Originally published June 27.
Sanofi-Aventis announced last week that it will conduct comparative effectiveness research with Medco subsidiary United Biosource, which will help the drug developer strategically decide which drugs to advance in its pipeline.
Specifically, the deal could potentially help Sanofi opportunistically apply pharmacogenomic strategies in drug development and commercialize personalized medicines.
The global agreement with UBC will help Sanofi "better leverage the real-world evidence generated during product development and throughout the product lifecycle," the partners said in a statement. As a reason for the partnership, Sanofi and Medco highlighted UBC's capabilities in personalized medicine and pharmacogenomics, in addition to CER.
Neither Medco nor Sanofi could provide additional details about this arrangement. However, according to a statement from the companies, Sanofi plans to use the data generated through this partnership to "define the relative value of products" early in the development process and identify best-responder populations to drugs.
Earlier this year, Sanofi announced that a Phase III trial for an investigational PARP inhibitor, iniparib, failed to meet its survival endpoints in triple-negative breast cancer patients. Unlike other drug developers studying investigational PARP inhibitors with a companion genetic test, Sanofi had not pursued a PGx strategy with iniparib.
However, the drug developer announced at the American Society of Clinical Oncology's annual meeting earlier this month that it was conducting molecular analysis to identify best responders to the drug (PGx Reporter 06/15/2011). Sanofi's current deal with UBC could potentially help the company identify such PGx opportunities earlier in the drug development process.
Importantly, with CER data it seems Sanofi is looking to prioritize the development of drugs that payors will deem reimburseable because they meet clinical and cost-effectiveness standards. The partnership with UBC will "enable Sanofi to maximize the full value potential of R&D innovation through early alignment of patient population assessments, payer and medical needs," the companies said in statement. "The objective is to develop integrated solutions for patients by implementing novel care models and to improve adherence and patient outcomes."
Earlier this year, AstraZeneca inked similar CER arrangement with national payor WellPoint. Under that agreement, AstraZeneca gained access to Wellpoint subsidiary HealthCore's enrollee database, which may allow the drug developer to advance more pharmacogenomically guided treatments (PGx Reporter 02/16/2011).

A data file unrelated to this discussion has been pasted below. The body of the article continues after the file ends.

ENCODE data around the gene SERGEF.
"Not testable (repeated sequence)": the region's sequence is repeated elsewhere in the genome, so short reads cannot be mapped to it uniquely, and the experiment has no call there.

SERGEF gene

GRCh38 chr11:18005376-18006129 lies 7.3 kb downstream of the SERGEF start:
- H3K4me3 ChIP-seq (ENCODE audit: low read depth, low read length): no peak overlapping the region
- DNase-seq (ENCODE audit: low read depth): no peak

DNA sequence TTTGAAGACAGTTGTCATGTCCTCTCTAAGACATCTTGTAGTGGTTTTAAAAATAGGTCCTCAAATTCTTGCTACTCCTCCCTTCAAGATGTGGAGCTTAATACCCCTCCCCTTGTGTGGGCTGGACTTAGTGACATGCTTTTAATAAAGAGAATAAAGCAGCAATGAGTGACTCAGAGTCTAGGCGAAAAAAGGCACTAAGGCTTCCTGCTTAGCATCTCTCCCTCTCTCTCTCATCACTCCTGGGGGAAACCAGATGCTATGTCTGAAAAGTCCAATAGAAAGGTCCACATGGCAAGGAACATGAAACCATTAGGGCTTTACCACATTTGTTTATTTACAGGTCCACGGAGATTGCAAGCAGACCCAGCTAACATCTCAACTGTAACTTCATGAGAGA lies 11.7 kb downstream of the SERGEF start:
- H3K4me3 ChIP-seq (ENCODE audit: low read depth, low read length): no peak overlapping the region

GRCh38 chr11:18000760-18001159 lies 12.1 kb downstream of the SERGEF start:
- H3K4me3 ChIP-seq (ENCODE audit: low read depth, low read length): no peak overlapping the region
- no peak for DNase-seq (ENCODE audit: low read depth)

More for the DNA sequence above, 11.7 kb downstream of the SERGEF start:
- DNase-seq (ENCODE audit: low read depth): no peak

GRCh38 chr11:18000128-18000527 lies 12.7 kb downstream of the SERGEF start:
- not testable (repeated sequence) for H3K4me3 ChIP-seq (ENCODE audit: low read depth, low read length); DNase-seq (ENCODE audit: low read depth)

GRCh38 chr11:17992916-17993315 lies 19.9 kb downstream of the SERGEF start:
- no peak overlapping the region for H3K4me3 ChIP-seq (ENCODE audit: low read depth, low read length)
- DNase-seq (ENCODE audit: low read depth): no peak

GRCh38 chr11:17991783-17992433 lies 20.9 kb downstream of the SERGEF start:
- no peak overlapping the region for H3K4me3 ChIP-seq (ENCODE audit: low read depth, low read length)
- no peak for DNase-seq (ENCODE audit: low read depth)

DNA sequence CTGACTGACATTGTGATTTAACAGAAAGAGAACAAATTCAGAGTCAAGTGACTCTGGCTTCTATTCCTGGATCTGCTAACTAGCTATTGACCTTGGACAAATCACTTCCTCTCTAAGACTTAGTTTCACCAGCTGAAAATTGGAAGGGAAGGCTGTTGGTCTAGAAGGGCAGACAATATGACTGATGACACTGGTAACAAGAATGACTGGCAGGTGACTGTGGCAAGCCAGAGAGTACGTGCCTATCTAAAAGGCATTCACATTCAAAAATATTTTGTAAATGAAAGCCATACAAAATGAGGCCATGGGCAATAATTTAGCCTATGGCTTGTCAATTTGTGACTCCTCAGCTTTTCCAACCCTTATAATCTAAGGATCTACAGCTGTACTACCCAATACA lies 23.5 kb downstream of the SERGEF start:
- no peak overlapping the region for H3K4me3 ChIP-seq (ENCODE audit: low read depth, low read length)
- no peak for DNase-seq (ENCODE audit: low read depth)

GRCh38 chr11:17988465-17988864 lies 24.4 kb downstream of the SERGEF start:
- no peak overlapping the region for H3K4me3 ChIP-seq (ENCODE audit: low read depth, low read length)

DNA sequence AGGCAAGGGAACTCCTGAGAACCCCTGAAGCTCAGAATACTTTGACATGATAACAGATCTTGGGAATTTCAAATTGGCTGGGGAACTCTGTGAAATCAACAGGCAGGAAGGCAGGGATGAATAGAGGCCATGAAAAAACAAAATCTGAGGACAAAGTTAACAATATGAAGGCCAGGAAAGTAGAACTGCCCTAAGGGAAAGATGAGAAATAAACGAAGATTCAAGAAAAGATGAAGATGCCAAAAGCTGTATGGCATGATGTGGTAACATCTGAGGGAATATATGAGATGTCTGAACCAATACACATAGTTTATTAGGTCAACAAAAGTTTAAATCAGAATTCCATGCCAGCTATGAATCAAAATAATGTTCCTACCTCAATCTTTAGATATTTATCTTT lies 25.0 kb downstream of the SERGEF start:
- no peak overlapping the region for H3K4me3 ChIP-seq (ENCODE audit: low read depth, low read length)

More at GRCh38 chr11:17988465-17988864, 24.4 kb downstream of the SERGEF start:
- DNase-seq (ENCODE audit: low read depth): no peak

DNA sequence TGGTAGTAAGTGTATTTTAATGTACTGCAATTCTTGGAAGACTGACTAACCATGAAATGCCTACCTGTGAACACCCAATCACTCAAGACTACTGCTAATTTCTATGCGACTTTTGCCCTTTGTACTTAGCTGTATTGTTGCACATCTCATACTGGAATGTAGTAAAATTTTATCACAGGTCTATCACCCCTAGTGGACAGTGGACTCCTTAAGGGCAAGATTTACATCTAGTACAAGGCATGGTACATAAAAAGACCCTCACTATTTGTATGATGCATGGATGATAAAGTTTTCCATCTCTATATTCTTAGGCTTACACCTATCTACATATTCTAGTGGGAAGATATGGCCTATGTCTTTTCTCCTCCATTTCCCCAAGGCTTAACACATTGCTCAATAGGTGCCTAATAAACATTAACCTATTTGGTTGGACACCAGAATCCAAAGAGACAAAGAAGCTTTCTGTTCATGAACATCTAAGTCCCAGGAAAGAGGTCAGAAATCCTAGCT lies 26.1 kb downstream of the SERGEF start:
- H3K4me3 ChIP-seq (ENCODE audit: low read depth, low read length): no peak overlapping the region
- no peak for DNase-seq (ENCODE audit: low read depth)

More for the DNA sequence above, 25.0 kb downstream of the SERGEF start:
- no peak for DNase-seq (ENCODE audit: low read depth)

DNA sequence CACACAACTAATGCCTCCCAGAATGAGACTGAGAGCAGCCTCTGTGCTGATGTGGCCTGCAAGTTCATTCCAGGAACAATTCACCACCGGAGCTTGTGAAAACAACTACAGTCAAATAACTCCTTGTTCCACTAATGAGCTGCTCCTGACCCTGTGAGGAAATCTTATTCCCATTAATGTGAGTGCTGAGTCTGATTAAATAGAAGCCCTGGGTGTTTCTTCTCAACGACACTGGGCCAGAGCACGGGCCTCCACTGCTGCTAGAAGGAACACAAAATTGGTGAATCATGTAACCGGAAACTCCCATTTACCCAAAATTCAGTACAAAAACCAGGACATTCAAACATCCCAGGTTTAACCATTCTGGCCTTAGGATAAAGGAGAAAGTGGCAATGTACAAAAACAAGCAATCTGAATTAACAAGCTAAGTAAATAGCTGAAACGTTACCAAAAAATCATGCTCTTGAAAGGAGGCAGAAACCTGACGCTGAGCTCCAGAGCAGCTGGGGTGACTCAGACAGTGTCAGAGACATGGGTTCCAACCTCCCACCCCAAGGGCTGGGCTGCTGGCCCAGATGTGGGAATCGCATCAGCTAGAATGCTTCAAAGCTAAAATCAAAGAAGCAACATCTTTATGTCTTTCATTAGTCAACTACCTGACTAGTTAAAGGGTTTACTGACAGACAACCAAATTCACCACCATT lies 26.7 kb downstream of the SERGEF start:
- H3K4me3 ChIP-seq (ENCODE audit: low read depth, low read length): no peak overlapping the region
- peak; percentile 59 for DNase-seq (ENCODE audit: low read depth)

As with Sanofi's collaboration with UBC, research conducted under AstraZeneca's partnership with HealthCore may focus on how genomically defined subpopulations of patients respond to various treatments. "The breadth of data that will be available through the collaboration will also support studies of sub-populations, some of which may be genetically defined," AstraZeneca spokesperson Katie Lubenow told PGx Reporter at the time.
Comparative effectiveness research is a key provision under the US healthcare reform law, which created the Patient Centered Outcomes Research Institute, a private, non-profit entity charged with developing and funding CER. The institute's aim is to help patients, clinicians, purchasers, and policy-makers make "informed health decisions" by conducting research on the quality and effectiveness of medical treatments (PGx Reporter 09/29/2010).
Drug developers are contracting with payor groups to use CER to inform their drug development pipelines because the healthcare reform law has placed a strong emphasis on lowering unnecessary spending on healthcare treatments and interventions that don’t provide a public health benefit. As such, by using CER to inform drug development, biopharmaceutical firms are ensuring that the drugs they choose to advance in the pipeline have the best shot at regulatory approval and reimbursement.
Even the US Food and Drug Administration is planning to integrate CER in its review processes, in an effort to advance personalized medicine and gain more insight into whether certain drugs work best in specific patient subpopulations (PGx Reporter 04/27/2011).
"Some products, that seemed to hold promise in early research, might not deliver the intended results when used in real-world practice," Rob Epstein, president of advanced clinical research at Medco, said in a statement. "In the framework of this agreement real-world data will be used to develop products that demonstrate value in real-world settings, enabling Sanofi to support high-quality, cost-effective care."
Ultimately, this deal with UBC could help Sanofi get a stronger foothold in the growing personalized medicine market. A recent report by Diaceutics ranked Sanofi among the least prepared pharmas in terms of its ability to advance personalized medicine products in its pipeline. Diaceutics deemed Sanofi, GSK, Amgen, and Merck as "followers" who are "more likely to strive to maintain their existing operating models, rather than adapt them for personalized medicine" (PGx Reporter 06/15/2011).